ColumbiaMagazine.com
Printed from:

Welcome to Columbia Magazine  
 
























 
Louisville man charged with stealing USPS parcels from porches

Faces two counts of theft. 1) Hot Wheels Airbrush Auto Designer Kit. 2) Coat, blanket, and rug
The indictment of a person by a Grand Jury is an accusation only and that person is presumed innocent until and unless proven guilty.

From U.S. Attorney's office
U.S. Department of Justice, Western District of Kentucky

LOUISVILLE, KY (21 Jan 2016) - A Louisville man was charged this week by federal grand jury indictment, with two counts of theft of United States Postal Service (USPS) parcels, which had been left for collection with other mail matter, on December 3, 2015, announced U.S. Attorney John E. Kuhn, Jr.


Joseph L. Carr, 48, is charged with stealing a Hot Wheels Airbrush Auto Designer Kit from mail left at a home on Larchmont Avenue in Louisville, and stealing a coat, blanket, and rug from mail at another home located on Larchmont Avenue.

According to an Affidavit attached to a Criminal Complaint, Carr was seen by construction workers carrying a package from a Larchmont Avenue home. The workers reported that the male (Carr) opened the package, removed the contents and placed the packaging in a trash can on the street. Carr was later stopped by Louisville Metro Police carrying a Kohl's merchandise bag, and consented to a search.

The Kohl's merchandise included a black Warm-Tek coat (still in plastic wrapping and bearing a $100.00 price tag), a Sonoma Lifestyle throw blanket (still in plastic wrapping and bearing a $44.99 price tag, and an Estate rug (still in plastic wrapping and bearing a $34.99 price tag). CARR also had a Hot Wheels Airbrush Auto Designer kit (still in box). An opened USPS Priority Mail box was recovered from the garbage can and was addressed to Larchmont Ave in Louisville, KY.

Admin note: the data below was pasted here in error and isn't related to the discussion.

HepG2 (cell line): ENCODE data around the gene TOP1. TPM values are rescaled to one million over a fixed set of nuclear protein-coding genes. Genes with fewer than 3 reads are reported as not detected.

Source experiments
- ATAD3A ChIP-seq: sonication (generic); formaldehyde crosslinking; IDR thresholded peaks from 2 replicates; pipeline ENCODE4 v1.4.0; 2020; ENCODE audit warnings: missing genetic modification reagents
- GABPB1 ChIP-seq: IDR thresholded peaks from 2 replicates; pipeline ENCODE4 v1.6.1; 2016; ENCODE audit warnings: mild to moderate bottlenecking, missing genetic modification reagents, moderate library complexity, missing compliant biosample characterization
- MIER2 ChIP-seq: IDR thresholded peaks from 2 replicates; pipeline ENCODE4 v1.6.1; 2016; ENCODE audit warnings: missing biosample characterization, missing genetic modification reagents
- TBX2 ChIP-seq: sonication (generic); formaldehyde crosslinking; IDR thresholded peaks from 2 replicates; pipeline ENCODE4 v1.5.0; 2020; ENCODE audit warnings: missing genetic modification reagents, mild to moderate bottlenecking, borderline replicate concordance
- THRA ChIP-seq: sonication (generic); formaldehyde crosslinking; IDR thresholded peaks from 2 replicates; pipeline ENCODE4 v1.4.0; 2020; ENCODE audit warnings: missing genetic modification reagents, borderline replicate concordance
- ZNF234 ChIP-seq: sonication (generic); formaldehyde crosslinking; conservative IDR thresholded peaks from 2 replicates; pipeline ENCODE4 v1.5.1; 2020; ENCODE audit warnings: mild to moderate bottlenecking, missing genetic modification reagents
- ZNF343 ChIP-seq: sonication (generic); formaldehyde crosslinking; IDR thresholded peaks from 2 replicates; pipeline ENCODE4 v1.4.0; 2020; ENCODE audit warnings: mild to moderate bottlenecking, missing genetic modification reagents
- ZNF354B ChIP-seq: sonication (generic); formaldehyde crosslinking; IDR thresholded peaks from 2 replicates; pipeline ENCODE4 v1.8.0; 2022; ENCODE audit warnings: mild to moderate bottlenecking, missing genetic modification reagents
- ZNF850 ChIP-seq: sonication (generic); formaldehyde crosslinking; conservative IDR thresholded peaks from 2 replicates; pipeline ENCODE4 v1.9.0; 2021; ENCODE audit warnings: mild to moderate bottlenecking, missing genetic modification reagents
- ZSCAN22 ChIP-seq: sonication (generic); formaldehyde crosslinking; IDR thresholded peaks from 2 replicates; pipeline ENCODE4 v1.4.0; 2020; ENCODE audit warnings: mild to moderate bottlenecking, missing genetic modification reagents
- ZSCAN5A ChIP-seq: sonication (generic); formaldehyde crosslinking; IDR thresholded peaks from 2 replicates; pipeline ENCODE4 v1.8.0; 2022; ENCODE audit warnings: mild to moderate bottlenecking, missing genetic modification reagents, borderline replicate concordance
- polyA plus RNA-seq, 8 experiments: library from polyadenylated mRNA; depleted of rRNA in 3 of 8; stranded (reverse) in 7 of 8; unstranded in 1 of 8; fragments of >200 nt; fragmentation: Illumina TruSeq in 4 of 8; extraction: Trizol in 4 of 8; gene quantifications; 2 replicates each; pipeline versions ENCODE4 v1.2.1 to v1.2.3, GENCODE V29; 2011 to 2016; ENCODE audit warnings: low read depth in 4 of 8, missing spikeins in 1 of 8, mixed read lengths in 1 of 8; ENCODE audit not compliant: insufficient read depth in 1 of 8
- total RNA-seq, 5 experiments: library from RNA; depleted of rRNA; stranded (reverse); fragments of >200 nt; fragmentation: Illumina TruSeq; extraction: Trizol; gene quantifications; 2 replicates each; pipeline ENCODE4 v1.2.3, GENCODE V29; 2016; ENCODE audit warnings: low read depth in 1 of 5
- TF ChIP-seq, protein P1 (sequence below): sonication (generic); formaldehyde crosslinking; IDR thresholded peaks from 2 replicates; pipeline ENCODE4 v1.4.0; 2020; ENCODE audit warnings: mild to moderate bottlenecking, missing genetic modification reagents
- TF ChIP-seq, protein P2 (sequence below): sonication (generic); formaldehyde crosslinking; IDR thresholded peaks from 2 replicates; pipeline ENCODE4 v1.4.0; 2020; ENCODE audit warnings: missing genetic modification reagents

A year prior to Carr's arrest on these federal charges, Carr was arrested by LMPD for similar charges including multiple counts of mail theft and receiving stolen property which took place on December 4, 2014. According to those charges, several USPS customers had packages stolen from their residences. Several of the customers turned over surveillance videos from their homes showing a male, later identified as Carr, stealing packages. Carr was sentenced for those charges on December 14, 2015.

If convicted at trial, Carr could be sentenced to no more than five years in prison, fined $250,000 and be required to serve one year of supervised release. Carr is currently in the custody of the U.S. Marshals Service.


This story was posted on 2016-01-25 08:10:26
Printable: this page is now automatically formatted for printing.
Have comments or corrections for this story? Use our contact form and let us know.


 

To sponsor news and features on ColumbiaMagazine, please use our contact form.

 

























 
 
Quick Links to Popular Features


 

ColumbiaMagazine.com content is available as an RSS/XML feed for your RSS reader or other news aggregator.
Use the following link: http://www.columbiamagazine.com/columbiamagazinerss.php.

Contact us: Columbia Magazine and columbiamagazine.com are published by D'Zine, Ltd., PO Box 906, Columbia, KY 42728.
Phone: 270-250-2730 Fax: 270-751-0401


Please use our contact page, or send questions about technical issues with this site to webmaster@columbiamagazine.com. All logos and trademarks used on this site are property of their respective owners. All comments remain the property and responsibility of their posters, all articles and photos remain the property of their creators, and all the rest is copyright 1995-Present by Columbia! Magazine and D'Zine, Ltd. Privacy policy: use of this site requires no sharing of information. Voluntarily shared information may be published and made available to the public on this site and/or stored electronically. Anonymous submissions will be subject to additional verification. Cookies are not required to use our site. However, if you have cookies enabled in your web browser, some of our advertisers may use cookies for interest-based advertising across multiple domains. For more information about third-party advertising, visit the NAI web privacy site.